Massachusetts

  • February 02, 2024

    New England Patriots App Harvests Users' Data, Suit Claims

    A Massachusetts man has hit the New England Patriots with a proposed class action alleging the team's app surreptitiously tracks and shares users' personal information, including location data accurate to within 40 feet, in violation of federal video privacy laws.

  • February 02, 2024

    New Fanatics Exec Sues To Block DraftKings Noncompetes

    A DraftKings executive who left to accept a position at rival Fanatics has sued his former employer, claiming his noncompete agreements contain provisions that are illegal and unenforceable.

  • February 02, 2024

    UK Regulator Examining Thermo Fisher's $3.1B Olink Buy

    The U.K.'s Competition and Markets Authority said Friday that it is looking into American biotechnology company Thermo Fisher Scientific's planned $3.1 billion purchase of Swedish biotech business Olink to determine whether it will result in reduced competition.

  • February 02, 2024

    Mass. Justices Affirm Time Limits In Trials, For Some Cases

    Massachusetts' highest court ruled Friday that trial judges may consider flexible time limits for the presentation of evidence and arguments, but only after what it characterized as an "informed analysis" of the specifics of the case, with input from the parties.

  • February 02, 2024

    2 Biotech Firms Tap Thawing IPO Market To Raise $239M Total

    Shares of drug developers Fractyl Health Inc. and Alto Neuroscience Inc. began trading with mixed results on Friday after the life sciences startups raised nearly $239 million combined in initial public offerings, guided by three law firms.

  • February 01, 2024

    DOJ Tells 1st Circ. Not To 'Rush' JetBlue, Spirit's Appeal

    The U.S. Department of Justice pushed back Wednesday on JetBlue and Spirit Airlines' bid for the expedited treatment of an appeal that seeks to preserve their $3.8 billion merger after it was blocked by a Massachusetts federal court, telling the First Circuit it has no obligation to meet the airlines' "self-imposed deadline."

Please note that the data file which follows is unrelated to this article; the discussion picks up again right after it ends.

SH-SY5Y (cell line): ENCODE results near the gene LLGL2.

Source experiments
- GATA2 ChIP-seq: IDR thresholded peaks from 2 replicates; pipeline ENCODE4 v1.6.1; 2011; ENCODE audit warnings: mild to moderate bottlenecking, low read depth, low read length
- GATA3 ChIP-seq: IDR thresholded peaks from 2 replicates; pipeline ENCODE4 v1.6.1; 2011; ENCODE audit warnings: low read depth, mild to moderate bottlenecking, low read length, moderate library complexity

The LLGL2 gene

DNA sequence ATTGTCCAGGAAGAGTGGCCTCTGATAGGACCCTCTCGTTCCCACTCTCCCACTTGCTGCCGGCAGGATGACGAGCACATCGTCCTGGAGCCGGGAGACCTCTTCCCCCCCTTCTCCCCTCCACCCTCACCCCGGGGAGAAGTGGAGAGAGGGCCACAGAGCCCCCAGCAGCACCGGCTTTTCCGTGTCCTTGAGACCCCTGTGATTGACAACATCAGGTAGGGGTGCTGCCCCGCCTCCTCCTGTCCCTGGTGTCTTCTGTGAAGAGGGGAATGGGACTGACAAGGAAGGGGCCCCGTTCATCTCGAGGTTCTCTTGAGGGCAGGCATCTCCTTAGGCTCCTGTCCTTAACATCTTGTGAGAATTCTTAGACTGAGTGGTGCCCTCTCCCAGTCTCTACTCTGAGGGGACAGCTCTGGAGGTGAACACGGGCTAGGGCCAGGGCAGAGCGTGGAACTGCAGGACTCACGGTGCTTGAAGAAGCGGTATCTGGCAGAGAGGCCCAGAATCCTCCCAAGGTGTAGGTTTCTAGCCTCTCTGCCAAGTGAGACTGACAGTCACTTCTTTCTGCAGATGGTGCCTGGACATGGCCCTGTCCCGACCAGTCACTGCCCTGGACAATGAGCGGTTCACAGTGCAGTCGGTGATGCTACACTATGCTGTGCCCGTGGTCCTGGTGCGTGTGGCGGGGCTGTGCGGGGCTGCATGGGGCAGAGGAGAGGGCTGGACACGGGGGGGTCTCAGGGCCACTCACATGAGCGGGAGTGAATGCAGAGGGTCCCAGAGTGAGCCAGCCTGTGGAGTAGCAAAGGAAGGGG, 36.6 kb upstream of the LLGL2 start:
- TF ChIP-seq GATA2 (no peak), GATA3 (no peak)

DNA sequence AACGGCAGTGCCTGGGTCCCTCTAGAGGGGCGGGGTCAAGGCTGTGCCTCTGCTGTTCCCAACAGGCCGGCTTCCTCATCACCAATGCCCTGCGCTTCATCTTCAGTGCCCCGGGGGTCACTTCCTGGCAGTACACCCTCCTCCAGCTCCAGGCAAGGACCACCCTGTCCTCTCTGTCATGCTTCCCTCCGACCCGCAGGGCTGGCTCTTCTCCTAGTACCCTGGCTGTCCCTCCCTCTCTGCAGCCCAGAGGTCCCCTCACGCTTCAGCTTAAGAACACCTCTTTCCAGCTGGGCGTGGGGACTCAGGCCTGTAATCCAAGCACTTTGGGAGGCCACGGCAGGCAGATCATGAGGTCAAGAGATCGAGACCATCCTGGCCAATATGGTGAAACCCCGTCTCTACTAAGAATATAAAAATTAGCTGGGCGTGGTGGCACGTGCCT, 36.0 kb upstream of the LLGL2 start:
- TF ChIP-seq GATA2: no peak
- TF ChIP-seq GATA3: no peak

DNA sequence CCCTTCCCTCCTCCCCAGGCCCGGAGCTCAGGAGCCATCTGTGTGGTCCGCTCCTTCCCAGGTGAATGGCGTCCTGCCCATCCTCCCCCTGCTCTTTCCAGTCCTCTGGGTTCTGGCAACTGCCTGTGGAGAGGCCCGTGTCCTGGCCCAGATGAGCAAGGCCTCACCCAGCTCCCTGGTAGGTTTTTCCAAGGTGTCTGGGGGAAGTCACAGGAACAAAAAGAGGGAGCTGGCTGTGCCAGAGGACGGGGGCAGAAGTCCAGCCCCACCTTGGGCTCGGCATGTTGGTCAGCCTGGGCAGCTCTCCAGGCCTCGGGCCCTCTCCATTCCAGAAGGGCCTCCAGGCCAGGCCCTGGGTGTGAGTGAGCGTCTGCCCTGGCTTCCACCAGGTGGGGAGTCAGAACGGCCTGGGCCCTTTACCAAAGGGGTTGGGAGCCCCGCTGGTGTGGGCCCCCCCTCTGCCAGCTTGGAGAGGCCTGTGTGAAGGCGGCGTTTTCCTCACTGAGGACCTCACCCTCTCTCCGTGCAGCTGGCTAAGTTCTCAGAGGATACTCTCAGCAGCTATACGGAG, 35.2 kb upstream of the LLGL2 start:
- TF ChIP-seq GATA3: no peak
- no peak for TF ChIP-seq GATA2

• February 01, 2024

    Warren Slams Prison Health Co.'s Revised Ch. 11 Plan

    Sen. Elizabeth Warren is urging the U.S. Trustee's Office to oppose a revised bankruptcy plan filed by a prison healthcare provider, saying it includes nonconsensual nondebtor releases and offers insufficient recovery for prisoners who sued the contractor alleging it harmed them. 

  • February 01, 2024

    Keller Williams OKs $70M Deal To Exit Broker Commission Suit

    The home-sellers who alleged the National Association of Realtors and several brokerages artificially increased costs by requiring them to pay buyer-brokers' commissions said Thursday that Keller Williams Realty has agreed to a $70 million settlement.

  • February 01, 2024

    5 Mass. Rulings You Might Have Missed In January

    Massachusetts justices in Suffolk County's Business Litigation Session weighed in on the impact of a major ruling involving Robinhood Financial, a proposed class action on overdraft fees charged by a credit union, and two pandemic-related cases. Here are five January decisions that might have flown under the radar.

  • February 01, 2024

    IRS Violated Rights In Coinbase Doc Seizure, 1st Circ. Told

    The IRS violated an investor's property rights when it seized his financial records from the cryptocurrency exchange Coinbase, he told the First Circuit on Thursday, saying the government defended the violation by wrongly focusing on what it claims are the investor's lack of privacy protections.

  • February 01, 2024

    UFCW Backs Injunction Bid In Pot Co. Union Fight

    A United Food and Commercial Workers local has urged a federal judge to order a Salem, Massachusetts, cannabis shop to recognize and bargain with it, saying a court order is needed while the shop appeals a bargaining order issued by a National Labor Relations Board judge.

  • February 01, 2024

    Spinal Implant Maker Eyes Ch. 11 Wind-Down In Del.

    Biotechnology firm InVivo Therapeutics Corp. petitioned for Chapter 11 protection in Delaware's bankruptcy court Thursday, saying it intends to wind down after abandoning the development of its primary product, an implant to treat spinal cord injuries.

  • February 01, 2024

    Publicis Reaches $350M Opioid Settlement With All 50 States

    Publicis Health LLC settled a lawsuit on Thursday with all 50 U.S. states, the District of Columbia, and several U.S. territories for $350 million over claims that it helped exacerbate the opioid crisis through its work with Purdue Pharma, the manufacturer behind OxyContin.

  • February 01, 2024

    Atty Reprises Entrapment Claim As Pot Bribe Sentence Looms

    A lawyer convicted of bribing a Massachusetts police chief working on local marijuana licensing approvals asked a Boston federal judge Thursday for a sentence of no more than a year and a day in prison, citing his "imperfect entrapment" defense and insisting that the conduct was permissible lobbying. 

  • February 01, 2024

    Ex-Boston Globe Exec Loses Wage Claim In Suit Over Ouster